Science is a powerful ally of the The Nature Conservancy (TNC) as the organization pursues its mission to conserve the lands and waters on which life depends, and stands firm in order to protect the planet from threats such as illegal logging, climate change, and overpopulation, among many other challenges.
We invited Leandro Baumgarten, Science Manager for TNC´s Atlantic Forest and Central Savannas program in Brazil, to talk about how research and scientific knowledge have been relevant in the search for innovative solutions that ensure that nature can continue to provide food, clean water, energy and other services we depend on for survival.
Interview: Leandro Baumgarten
By: Ayla Tiago
The Conservancy believes that all available scientific information should be used to make conservation more effective. To that end, the Science department has three main roles: designing and evaluating problems, choosing the best available scientific information to carry out the work, and evaluating results that measure the impact of actions in the field.
In recent years, the Science team has had a prominent role in several areas of the Conservancy´s work in Brazil, but especially in regard to its sustainable agriculture strategy, compliance with the Forest Code, and the development of tools such as the Rural Environmental Registry (CAR in its Portuguese acronym). Leandro Baumgarten talks about the contribution the Science team has made in this area.
TNC Brazil: What is TNC´s sustainable agriculture strategy?
LB: Our work helping rural producers comply with the Forest Code stems from our goal to conserve the greatest possible number of areas. The Forest Code is a unique conservation opportunity in terms of impact since it basically requires two things: that all properties have sensitive areas that cannot be touched - the Permanent Preservation Areas (APPs) – such as riparian forests and slopes, and have areas that supply natural vegetation, such as the Legal Reserve (RL). And that's wonderful! The problem was that compliance with the Forest Code was not taking place, and one of the main reasons we wanted to tackle the issue was so we could investigate why that was the case.
TNC Brazil: What was the Science team´s role?
LB: How was the mapping done before? We needed access to spatial information to know the size of the property and how much natural vegetation it had or should have. In the past, to get that done one had to hire a cartographer to visit the property, and that usually cost a fortune. This created a huge bottleneck in the efforts to conserve millions of acres. Imagine the cost and time required to map hundreds of thousands of farms that needed to comply with the Code? So, the first thing TNC did was create the tools necessary for this work to be done at a broad scale.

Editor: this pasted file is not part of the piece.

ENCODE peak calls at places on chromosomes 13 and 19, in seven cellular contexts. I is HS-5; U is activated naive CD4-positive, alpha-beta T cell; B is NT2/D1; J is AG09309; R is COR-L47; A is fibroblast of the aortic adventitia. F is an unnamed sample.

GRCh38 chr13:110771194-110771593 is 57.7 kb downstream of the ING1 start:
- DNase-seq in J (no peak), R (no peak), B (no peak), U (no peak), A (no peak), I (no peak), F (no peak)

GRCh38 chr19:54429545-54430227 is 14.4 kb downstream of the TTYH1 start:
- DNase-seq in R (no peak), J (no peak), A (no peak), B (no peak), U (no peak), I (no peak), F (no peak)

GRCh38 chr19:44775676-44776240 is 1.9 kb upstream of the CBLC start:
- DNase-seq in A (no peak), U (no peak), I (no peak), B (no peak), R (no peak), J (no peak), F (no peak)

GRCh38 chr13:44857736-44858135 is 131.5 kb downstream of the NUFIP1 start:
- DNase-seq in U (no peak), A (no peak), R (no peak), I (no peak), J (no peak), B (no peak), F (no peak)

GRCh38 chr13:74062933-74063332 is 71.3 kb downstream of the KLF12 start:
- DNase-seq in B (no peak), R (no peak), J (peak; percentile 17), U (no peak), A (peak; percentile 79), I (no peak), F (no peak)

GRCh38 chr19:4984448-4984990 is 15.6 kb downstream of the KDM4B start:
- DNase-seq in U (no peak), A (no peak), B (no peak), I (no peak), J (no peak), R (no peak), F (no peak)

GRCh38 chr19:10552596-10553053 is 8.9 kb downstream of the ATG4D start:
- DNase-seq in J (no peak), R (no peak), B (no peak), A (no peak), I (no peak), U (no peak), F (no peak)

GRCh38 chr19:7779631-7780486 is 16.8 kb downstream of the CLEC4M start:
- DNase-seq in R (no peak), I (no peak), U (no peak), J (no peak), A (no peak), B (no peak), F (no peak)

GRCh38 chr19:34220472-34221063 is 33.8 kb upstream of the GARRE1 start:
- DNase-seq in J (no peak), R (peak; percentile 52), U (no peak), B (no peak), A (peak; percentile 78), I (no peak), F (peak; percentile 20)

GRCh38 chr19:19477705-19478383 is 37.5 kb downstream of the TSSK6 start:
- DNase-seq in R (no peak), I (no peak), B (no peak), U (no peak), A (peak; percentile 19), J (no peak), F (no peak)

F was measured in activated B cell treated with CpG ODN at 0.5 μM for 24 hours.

TNC Brazil: And what were these tools?
LB: We started working with remote positioning and satellite images in order to make the assessment that was previously made by the cartographer who visited each individual property. Getting it right took a bit of time since the environmental agencies demanded very precise information. Achieving that accuracy with remote positioning took long hours of our work to define standards and methodologies, and develop land use data. That information is the first step to conducting an appropriate assessment. In addition, we had to take into account something that is particular to Brazil: almost no municipality in the country has the boundaries of its rural properties charted and demarcated. Clearly mapping these boundaries is essential to determining who owns the properties were conserved areas are, thus allowing assessment of whether the owner is complying with the Code or not. And while we were developing the cartographic and land use bases, we realized that the mapping of the properties was a very big challenge, so we began to create a system, CARGEO, which is now a TNC registered trademark.
TNC Brazil: And what is CARGEO?
LB: CARGEO combines a number of geographic information tools (GIS) that can easily generate the boundaries of a property. We have people in the field collecting information and measuring points, and CARGEO consolidates all the data and correlates them to properties. That was another problem we had to solve since we needed to know who owned which property, but it was very common to have areas overlapping, making it seem as if they belonged to two people. That made it difficult to hold someone accountable for complying with the law.